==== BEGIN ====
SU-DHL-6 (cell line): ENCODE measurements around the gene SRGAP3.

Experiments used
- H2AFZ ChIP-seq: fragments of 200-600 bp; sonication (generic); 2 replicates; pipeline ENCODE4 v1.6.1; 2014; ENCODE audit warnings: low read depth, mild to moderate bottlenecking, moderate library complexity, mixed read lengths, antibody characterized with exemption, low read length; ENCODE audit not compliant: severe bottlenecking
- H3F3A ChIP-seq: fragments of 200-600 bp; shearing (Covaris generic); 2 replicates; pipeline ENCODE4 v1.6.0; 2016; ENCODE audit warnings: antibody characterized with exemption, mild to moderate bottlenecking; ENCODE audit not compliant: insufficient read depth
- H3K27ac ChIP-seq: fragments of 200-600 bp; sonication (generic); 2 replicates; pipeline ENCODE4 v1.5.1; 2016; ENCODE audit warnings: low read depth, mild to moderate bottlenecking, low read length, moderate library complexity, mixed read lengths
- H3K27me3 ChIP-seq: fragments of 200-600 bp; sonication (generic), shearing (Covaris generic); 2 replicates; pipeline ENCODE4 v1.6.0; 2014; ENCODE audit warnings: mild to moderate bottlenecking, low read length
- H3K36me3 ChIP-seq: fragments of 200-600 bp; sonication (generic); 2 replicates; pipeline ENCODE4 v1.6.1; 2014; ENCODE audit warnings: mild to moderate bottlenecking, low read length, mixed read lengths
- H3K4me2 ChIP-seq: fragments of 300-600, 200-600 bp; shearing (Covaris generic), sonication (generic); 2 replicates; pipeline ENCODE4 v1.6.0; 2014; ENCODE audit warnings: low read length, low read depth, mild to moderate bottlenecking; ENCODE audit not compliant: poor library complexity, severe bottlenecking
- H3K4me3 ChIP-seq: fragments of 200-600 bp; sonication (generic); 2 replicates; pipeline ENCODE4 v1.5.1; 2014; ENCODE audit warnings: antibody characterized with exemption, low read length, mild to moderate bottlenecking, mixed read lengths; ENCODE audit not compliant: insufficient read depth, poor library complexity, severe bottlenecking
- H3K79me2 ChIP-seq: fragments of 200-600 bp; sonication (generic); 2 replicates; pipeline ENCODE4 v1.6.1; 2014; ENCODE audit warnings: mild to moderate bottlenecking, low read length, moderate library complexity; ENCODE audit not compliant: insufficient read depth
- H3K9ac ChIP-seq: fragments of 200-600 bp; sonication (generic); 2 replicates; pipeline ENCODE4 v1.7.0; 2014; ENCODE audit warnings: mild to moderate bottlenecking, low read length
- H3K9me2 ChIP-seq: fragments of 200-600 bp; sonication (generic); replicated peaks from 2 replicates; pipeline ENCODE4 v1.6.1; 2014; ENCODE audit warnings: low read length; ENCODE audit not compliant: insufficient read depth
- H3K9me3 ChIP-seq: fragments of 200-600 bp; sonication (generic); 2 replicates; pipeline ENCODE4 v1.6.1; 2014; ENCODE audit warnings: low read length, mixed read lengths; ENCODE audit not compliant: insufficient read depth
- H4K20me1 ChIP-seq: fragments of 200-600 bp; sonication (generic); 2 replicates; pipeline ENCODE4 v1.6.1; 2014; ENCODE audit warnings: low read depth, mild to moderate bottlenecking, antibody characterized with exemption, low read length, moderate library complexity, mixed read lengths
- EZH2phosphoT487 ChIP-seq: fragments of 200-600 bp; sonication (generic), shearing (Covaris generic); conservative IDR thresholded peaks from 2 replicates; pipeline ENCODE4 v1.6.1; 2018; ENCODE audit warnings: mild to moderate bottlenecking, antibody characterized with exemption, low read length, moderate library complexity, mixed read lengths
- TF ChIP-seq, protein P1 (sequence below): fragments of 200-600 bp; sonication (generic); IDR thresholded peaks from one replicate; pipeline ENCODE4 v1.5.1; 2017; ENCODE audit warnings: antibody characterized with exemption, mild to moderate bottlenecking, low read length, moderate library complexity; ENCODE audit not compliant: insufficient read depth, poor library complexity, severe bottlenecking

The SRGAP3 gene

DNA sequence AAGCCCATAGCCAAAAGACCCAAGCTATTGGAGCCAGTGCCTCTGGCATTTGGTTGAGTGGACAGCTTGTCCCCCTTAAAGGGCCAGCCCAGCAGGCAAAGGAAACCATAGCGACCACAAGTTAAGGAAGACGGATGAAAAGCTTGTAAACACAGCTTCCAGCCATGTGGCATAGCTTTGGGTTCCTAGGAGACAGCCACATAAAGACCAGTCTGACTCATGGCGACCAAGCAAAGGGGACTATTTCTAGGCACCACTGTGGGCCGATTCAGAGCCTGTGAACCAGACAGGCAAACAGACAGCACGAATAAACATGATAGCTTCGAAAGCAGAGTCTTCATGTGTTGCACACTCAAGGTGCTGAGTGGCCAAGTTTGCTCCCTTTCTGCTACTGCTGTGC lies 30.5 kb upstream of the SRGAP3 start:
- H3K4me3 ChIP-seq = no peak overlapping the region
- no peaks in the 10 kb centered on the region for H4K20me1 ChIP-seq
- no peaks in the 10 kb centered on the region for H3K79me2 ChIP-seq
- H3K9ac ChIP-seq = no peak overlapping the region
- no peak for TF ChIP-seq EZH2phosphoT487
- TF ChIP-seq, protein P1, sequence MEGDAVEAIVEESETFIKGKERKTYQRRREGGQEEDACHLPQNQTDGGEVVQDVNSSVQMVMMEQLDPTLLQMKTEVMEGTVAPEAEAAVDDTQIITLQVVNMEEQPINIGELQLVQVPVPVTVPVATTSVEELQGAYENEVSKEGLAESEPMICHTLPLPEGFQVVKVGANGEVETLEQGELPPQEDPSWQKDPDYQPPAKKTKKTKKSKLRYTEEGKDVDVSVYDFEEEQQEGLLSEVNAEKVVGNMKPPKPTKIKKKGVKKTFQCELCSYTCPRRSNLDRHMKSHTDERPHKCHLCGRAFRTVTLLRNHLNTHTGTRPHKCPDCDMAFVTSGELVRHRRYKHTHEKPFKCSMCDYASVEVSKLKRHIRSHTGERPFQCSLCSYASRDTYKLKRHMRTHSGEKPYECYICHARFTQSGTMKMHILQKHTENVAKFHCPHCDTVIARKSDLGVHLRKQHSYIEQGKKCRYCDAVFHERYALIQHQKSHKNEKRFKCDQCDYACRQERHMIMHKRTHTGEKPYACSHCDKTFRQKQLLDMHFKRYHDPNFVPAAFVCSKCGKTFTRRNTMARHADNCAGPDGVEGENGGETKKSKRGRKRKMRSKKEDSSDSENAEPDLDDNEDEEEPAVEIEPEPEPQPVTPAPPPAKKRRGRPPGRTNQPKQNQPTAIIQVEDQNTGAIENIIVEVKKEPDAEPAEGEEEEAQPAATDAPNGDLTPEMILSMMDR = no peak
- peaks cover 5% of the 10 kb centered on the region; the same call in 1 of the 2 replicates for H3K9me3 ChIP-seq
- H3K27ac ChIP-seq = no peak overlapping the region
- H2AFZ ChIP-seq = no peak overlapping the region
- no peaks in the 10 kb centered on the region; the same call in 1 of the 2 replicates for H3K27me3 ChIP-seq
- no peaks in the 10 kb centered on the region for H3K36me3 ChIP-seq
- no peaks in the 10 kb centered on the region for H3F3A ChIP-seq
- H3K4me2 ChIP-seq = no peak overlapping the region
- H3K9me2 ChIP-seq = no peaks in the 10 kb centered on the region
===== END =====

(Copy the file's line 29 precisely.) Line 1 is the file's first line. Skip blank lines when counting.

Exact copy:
- no peaks in the 10 kb centered on the region for H3K36me3 ChIP-seq